Queen Mary (in white) viewing the Chelsea show
As written in past years, I have an annual pilgrimage during the third week of May "across the Pond" to the Chelsea Flower Show in London. Here is a bit of context and history about what is referred to as "the Great Spring show.
England had been compared to a garden since at least the time of Shakespeare. This metaphor took on particular significance in the Victorian Era as it infiltrated visual, literary, and everyday culture in England. The garden came to represent two things for the English in the Victorian era: home in the face of a massive Empire, and stability in the face of industrialization and a perceived disintegration of society.
English citizens were spread across the globe, (see past post on Rudyard Kipling) and began to seek a symbol that would unify those at home, and that would serve as a memory of home for those in their colonies. This image was particularly significant during the Victorian Era as England expanded her empire and influence across the globe.
The English landscape garden is considered by some cultural historians England's most compelling contribution to the visual arts. During the eighteenth century, as England struggled to develop a national identity, the landscape garden was a continual source of pride to landowners, artists, poets and gardeners alike. Botanical Gardens were established in most major towns and many royal estates were opened to the public.
London Bobby (policeman) admiring floral displays
Women in 1940's reading the show's catalog
It is in the next generation, between the wars, that the English become routinely described--by themselves and by other Europeans--as "a nation of gardeners." This extended to middle- and lower-middle-class suburbanites, whose terraced and semi-detached houses and gardens offered certain elements in common with the grander country houses of the elitist classes.
The show, which ultimately grew out of this “religious zeal” was organized by the Royal Horticultural Society and has been a staple of the British social and cultural scene for nearly 150 years. This annual spring festival is held for five days each May and features designed gardens, a large variety of exotic plants and all the accoutrements, trappings and revelry of a great fair. The event is held on the grounds of London's Royal Hospital, and it is perhaps the most celebrated show of it’s kind.
Crowds in 1950 swarming the show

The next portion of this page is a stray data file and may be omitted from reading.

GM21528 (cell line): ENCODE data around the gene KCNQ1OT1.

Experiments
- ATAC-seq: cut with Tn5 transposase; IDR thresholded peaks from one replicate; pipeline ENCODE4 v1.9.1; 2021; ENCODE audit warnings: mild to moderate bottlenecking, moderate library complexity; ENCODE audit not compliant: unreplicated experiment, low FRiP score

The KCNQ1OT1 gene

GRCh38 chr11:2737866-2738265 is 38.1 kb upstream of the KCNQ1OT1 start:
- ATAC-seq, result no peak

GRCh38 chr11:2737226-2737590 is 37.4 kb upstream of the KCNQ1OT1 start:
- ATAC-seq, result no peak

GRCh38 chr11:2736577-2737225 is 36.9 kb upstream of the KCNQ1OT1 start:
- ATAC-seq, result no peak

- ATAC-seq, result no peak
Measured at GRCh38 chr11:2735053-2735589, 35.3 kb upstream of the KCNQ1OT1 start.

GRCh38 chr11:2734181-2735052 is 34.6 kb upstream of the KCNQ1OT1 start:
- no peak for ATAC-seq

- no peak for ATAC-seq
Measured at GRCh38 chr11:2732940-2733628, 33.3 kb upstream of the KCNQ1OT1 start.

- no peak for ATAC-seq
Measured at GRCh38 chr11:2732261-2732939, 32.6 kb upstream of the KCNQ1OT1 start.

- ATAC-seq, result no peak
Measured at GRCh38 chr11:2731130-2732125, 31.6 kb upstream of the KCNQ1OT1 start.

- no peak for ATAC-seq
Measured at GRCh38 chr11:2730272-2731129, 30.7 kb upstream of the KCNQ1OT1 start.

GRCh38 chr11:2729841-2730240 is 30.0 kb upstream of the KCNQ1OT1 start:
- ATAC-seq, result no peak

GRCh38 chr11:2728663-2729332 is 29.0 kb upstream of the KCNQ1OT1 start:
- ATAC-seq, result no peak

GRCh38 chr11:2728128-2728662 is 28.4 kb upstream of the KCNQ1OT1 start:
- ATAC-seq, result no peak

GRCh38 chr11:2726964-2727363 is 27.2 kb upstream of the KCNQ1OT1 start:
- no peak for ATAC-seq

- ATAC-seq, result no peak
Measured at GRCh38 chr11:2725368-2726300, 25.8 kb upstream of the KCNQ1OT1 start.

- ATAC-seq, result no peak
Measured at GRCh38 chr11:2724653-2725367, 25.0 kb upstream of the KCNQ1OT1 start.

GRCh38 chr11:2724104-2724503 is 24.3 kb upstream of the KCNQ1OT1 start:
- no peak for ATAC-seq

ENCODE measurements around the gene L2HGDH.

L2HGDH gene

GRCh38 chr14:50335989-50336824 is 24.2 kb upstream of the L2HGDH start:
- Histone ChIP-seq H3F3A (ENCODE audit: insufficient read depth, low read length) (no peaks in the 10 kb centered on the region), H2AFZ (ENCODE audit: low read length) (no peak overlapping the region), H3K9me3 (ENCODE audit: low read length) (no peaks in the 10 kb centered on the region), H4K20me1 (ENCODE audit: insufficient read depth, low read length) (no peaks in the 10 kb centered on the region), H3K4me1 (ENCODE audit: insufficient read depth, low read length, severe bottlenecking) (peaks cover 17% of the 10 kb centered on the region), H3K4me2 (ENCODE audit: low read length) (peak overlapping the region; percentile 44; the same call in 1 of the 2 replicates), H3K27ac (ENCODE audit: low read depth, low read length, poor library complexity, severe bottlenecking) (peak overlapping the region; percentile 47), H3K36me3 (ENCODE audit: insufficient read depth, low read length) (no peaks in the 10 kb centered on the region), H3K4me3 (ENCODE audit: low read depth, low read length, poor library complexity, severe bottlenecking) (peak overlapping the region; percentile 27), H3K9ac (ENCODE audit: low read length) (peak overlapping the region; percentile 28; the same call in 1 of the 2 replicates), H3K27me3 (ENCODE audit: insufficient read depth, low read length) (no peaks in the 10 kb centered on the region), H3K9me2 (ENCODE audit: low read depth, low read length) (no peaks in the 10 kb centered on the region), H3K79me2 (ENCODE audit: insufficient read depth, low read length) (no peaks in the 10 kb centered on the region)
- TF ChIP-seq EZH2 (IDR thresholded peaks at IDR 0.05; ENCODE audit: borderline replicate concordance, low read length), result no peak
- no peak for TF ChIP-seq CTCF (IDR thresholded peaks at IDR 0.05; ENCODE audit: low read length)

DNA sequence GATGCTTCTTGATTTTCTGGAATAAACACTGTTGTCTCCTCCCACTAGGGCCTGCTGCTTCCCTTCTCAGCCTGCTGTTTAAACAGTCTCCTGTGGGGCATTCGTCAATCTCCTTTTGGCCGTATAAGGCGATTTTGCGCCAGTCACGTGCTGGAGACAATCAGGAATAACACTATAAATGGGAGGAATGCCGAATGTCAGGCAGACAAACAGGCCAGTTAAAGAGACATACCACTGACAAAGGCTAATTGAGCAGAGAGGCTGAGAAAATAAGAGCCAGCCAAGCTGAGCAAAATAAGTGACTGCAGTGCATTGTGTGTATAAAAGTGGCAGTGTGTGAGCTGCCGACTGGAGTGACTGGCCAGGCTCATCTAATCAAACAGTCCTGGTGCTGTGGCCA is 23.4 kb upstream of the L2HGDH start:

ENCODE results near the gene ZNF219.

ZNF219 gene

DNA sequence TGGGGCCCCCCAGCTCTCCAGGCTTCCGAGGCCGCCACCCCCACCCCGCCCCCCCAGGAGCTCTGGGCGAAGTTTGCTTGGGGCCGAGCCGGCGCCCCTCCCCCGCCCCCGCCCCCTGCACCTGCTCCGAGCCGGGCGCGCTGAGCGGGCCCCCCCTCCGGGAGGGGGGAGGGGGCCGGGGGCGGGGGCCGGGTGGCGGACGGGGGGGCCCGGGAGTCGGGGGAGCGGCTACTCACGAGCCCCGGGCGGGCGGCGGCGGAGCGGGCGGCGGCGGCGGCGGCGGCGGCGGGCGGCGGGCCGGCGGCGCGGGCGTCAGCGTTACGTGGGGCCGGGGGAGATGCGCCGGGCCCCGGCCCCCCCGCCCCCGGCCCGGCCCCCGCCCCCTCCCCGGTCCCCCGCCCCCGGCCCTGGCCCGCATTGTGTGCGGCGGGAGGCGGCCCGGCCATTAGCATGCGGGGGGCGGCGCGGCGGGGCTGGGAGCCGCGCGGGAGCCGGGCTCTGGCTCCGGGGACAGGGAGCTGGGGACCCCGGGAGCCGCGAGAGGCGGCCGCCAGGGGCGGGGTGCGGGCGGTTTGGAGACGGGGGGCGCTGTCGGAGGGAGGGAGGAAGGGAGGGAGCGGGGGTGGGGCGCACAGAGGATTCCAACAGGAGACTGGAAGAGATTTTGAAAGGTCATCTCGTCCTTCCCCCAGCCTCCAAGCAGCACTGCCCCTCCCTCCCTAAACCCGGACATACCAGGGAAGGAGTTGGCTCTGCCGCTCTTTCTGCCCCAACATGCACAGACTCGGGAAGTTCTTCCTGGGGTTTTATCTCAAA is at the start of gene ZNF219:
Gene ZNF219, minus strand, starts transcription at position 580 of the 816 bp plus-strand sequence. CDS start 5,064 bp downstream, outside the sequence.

“In 1862, London's Royal Horticultural Society held its first Great Spring Show. The show was held in Kensington and featured an array of exotic plant species from around the world. Each year until 1888, the RHS continued with this annual event, gradually building up a loyal audience. In 1913 they decided to use the grounds of the Royal Hospital in Chelsea, which had hosted several successful rose exhibitions. The show at the Royal Hospital became known as the Chelsea Flower Show, though it is still officially named the Great Spring Show. From 1913 through 1916, the fair enjoyed unprecedented success. By 1917, World War I had devastated much of the region, and the fair was canceled for two years. In the 1920s, London's royal family began to visit the fair each year, starting a new tradition that continues to this day. Also during this time, the Chelsea tea parties began. These parties take place during the show and are a major draw for Britain's social and political leaders. The show was canceled again for several years during World War II. In 1947, though crops and supplies were limited, the Chelsea Flower Show was held as scheduled, and it became a symbol of the country's strength and determination to rebuild. By 1979, the show was so popular that crowds began to overwhelm the limited space. Throughout the next few years, ticket limits were set and attendance was restricted to help prevent injuries to attendees. Despite ticket limits, crowds continued to overwhelm the show until 1993, when parts of the show were relocated to other venues. Today, more than 150,000 visitors attend the show each year. All attendees must purchase tickets in advance, and the show holds an annual preview day specifically for the royal family and other honored guests. The BBC shows much of the event on television each year, to allow those who can't get tickets to take part in the experience. The Chelsea Flower Show is considered a place to spot the latest trends in floral and horticultural design, and it is eagerly attended by industry professionals and garden enthusiasts from around the world.”
previous five images of celebrities from bigpictures.com
1 -reprinted from RHS Show catalog